Yahoo Japan News covers a different, more severe and more recent drop in sake consumption than the gradual decline since the early 1970s – a collapse in demand as bars and restaurants close as part of measures to stop the spread of the new coronavirus.

Saitama may not the first place you think of for sake, but as a prefecture it has the fourth highest volume of shipments in the country. [This may be due to having a small number of large breweries, or secondary sites of large breweries, and/or proximity to the large Tokyo market.] Faced with a crash in consumption, the Kamaya brewery in Kazo, Saitama are trying out new approaches, including selling sake to a market that will be enjoying it at home.

Founded in 1748, Kamaya’s products have always been popular with locals. Thirteenth generation owner and CEO Junichi Komori points out that the current brewery has stood here for 130 years. The plaster-walled building formerly used to press brewed sake is now used as a storehouse. The family hired many local people to build the brewery during severe famines in the Meiji period, although they currently brew in a newer building next door.

Kamaya ship around 200 kilolitres of sake every year, although that figure has fallen sharply this year due to measures to control coronavirus. Komori says the main cause is the lack of sales through bars and restaurants, and overall their sales have fallen to half of what they were the previous year. They made and sold a disinfectant alcohol spray in an attempt to compensate for the loss, donating it to Kazo City so that people would be able to use it. They also realised that stay at home measures would give people more opportunities to enjoy sake at home, and took it as a sign to start developing new products optimally sized for home consumption.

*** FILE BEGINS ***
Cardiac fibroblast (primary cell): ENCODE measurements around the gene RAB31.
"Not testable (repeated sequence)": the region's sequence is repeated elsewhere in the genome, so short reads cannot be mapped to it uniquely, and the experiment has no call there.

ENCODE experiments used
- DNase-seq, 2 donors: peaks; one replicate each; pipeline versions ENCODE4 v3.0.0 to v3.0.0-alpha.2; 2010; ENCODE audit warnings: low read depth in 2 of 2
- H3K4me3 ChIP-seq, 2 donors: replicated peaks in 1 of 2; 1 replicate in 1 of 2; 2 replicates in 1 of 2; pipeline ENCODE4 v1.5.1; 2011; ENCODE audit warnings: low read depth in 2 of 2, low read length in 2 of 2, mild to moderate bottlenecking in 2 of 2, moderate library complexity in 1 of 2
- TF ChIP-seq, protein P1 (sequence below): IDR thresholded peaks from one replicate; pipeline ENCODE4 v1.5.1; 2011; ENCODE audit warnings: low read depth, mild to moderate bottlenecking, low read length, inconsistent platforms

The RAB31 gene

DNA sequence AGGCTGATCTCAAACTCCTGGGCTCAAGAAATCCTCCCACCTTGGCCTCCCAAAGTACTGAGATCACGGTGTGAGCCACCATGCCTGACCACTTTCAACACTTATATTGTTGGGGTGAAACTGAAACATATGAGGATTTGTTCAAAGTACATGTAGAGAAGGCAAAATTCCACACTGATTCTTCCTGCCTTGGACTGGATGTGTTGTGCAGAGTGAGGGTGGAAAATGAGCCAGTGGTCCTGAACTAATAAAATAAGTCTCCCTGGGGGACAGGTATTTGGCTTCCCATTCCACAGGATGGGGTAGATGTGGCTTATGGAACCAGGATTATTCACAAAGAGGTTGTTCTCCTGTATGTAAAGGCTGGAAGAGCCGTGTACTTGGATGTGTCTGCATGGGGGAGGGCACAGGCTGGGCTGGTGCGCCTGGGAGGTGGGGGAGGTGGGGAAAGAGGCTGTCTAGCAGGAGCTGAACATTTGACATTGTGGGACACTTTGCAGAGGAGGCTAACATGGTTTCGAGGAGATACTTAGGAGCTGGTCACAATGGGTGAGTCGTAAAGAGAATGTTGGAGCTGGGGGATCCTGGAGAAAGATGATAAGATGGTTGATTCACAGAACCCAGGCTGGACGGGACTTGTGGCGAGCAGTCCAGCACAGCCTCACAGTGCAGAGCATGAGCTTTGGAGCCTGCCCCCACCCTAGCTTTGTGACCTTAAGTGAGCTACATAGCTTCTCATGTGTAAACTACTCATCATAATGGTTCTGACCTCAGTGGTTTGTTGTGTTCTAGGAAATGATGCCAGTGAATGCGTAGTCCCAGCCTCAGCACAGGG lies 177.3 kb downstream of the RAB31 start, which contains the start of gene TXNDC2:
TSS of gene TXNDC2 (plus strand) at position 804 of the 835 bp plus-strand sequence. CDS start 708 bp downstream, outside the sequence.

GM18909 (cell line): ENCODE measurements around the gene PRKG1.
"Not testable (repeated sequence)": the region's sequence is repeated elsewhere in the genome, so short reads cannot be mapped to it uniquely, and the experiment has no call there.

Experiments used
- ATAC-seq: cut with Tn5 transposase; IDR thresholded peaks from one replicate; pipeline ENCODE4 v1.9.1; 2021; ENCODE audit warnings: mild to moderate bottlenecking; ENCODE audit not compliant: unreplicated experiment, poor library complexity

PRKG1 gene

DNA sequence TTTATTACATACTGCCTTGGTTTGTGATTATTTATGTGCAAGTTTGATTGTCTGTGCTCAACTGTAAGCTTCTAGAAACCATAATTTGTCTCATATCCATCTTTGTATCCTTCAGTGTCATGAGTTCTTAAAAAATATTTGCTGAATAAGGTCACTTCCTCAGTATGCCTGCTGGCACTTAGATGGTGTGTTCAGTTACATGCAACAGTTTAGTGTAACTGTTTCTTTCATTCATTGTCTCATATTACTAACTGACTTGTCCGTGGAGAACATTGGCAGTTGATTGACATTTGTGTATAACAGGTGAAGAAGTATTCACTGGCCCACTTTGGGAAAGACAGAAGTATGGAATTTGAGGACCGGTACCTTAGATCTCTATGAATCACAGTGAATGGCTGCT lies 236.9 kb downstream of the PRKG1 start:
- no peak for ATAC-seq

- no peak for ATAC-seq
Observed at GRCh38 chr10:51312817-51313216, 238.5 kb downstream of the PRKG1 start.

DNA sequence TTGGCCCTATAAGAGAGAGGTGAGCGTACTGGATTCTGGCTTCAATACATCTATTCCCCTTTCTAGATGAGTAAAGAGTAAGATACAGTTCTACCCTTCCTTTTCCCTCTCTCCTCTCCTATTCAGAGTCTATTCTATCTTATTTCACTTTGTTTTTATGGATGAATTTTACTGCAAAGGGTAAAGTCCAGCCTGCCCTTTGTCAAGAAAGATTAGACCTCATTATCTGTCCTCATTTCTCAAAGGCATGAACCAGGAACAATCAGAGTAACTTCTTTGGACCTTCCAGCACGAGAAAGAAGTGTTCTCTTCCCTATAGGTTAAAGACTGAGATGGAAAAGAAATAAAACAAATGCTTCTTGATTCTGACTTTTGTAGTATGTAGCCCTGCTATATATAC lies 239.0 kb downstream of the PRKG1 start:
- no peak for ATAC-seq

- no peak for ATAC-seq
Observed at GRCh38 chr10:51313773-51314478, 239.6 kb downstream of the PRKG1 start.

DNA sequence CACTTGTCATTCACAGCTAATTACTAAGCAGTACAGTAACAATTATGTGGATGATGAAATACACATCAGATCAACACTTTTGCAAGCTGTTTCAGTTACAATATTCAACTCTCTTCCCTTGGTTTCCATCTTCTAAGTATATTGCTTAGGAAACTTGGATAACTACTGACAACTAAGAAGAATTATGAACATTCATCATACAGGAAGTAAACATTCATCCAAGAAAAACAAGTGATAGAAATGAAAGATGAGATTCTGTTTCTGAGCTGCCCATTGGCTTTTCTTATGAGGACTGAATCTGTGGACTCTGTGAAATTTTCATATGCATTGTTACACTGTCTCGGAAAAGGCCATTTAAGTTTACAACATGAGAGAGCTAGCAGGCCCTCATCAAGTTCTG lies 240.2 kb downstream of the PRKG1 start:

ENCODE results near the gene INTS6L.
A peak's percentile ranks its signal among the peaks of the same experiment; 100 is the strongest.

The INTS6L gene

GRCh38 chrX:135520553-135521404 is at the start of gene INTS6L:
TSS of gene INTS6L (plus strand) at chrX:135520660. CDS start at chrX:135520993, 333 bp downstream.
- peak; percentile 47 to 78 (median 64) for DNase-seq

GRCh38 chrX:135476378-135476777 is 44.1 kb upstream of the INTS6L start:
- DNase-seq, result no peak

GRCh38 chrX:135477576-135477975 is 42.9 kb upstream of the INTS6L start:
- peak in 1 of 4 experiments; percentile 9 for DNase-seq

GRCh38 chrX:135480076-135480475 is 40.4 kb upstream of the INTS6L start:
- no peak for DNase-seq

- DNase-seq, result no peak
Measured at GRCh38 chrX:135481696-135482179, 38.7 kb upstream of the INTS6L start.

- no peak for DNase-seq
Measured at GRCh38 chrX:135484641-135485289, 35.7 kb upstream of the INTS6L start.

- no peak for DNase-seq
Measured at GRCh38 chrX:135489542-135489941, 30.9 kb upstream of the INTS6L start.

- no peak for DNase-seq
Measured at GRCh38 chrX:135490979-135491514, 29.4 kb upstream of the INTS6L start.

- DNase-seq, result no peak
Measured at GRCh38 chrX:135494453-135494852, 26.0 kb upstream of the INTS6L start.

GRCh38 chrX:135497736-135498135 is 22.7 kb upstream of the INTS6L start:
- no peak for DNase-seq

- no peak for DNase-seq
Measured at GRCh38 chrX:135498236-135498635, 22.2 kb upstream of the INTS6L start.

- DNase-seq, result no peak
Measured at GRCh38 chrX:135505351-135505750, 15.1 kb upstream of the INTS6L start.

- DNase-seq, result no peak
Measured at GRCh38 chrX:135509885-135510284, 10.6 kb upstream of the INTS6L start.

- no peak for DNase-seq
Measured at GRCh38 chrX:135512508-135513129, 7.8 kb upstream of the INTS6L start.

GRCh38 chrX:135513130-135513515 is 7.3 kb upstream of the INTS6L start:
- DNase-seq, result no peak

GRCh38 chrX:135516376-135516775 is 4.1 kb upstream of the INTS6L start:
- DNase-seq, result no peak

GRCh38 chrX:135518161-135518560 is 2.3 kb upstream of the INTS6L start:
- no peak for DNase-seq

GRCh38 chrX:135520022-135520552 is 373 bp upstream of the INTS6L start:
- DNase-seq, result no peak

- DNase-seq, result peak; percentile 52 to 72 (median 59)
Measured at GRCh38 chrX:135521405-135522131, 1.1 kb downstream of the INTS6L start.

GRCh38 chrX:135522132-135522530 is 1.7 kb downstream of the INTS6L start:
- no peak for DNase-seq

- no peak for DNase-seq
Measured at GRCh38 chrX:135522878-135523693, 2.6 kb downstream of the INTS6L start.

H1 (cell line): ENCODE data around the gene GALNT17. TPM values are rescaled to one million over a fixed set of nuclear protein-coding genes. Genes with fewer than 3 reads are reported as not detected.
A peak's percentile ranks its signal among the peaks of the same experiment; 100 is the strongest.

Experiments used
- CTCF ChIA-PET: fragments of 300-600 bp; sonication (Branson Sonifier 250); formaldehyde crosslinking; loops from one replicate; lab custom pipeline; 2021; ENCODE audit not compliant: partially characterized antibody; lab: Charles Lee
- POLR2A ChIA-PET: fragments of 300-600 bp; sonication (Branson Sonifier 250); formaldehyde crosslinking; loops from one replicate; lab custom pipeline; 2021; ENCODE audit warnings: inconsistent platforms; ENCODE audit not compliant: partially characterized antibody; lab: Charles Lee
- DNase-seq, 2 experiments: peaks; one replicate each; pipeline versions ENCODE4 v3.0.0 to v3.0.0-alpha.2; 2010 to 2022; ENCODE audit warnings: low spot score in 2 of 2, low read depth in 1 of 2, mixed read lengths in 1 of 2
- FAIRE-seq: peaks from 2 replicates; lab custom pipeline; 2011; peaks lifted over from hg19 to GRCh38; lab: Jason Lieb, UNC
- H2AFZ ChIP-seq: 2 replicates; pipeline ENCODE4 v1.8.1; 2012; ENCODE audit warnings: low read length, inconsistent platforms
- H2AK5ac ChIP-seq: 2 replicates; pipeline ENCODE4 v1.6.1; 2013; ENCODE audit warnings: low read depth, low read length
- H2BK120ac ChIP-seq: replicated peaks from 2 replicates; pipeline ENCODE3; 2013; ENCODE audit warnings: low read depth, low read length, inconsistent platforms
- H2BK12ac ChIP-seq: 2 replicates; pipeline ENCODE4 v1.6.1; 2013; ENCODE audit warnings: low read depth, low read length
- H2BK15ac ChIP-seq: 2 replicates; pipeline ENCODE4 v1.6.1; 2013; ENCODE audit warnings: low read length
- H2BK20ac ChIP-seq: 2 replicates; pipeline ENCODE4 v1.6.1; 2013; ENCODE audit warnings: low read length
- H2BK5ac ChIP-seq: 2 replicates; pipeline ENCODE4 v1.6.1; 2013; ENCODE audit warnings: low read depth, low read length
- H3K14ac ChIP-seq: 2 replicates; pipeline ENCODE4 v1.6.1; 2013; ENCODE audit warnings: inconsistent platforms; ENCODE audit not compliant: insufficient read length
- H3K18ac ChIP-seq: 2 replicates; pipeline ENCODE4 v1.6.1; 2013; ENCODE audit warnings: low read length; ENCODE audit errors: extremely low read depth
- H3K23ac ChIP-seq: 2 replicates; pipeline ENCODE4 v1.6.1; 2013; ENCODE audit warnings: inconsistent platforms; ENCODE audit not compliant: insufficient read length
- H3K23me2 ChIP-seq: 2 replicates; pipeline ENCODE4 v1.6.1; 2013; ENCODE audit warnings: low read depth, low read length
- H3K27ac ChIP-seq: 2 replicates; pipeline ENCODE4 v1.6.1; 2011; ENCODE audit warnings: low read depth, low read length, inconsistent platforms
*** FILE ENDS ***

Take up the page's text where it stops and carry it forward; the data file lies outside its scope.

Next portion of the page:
Komori introduced three types of namazake designed for summer drinking. The sake, stored without pasteurisation, was released as Kamaya junmai ginjō namachozōshu limited editions on 26 June 2020. The sake is made from Gohyakumangoku rice grown by local farmers, through relationships Komori has developed over many years. Kato City actually grows the most rice in all of Saitama Prefecture and all the brewery’s raw ingredients – sake-specific rice and water – is local, as his aim is to brew sake with deep roots in its place of production.

Reporter Miyata tried the sake and pronounced it very pleasant, with lots of rice-derived sweetness. Despite the current harsh conditions, Komori intends to carry on developing links with the local community, pointing out that although he can’t increase quantity in these circumstances he can improve quality and thereby give his customers something to enjoy. He notes that half of their production is still consumed inside the prefecture, and this support keeps them going. He has no plans to stop or to brew sake anywhere else.

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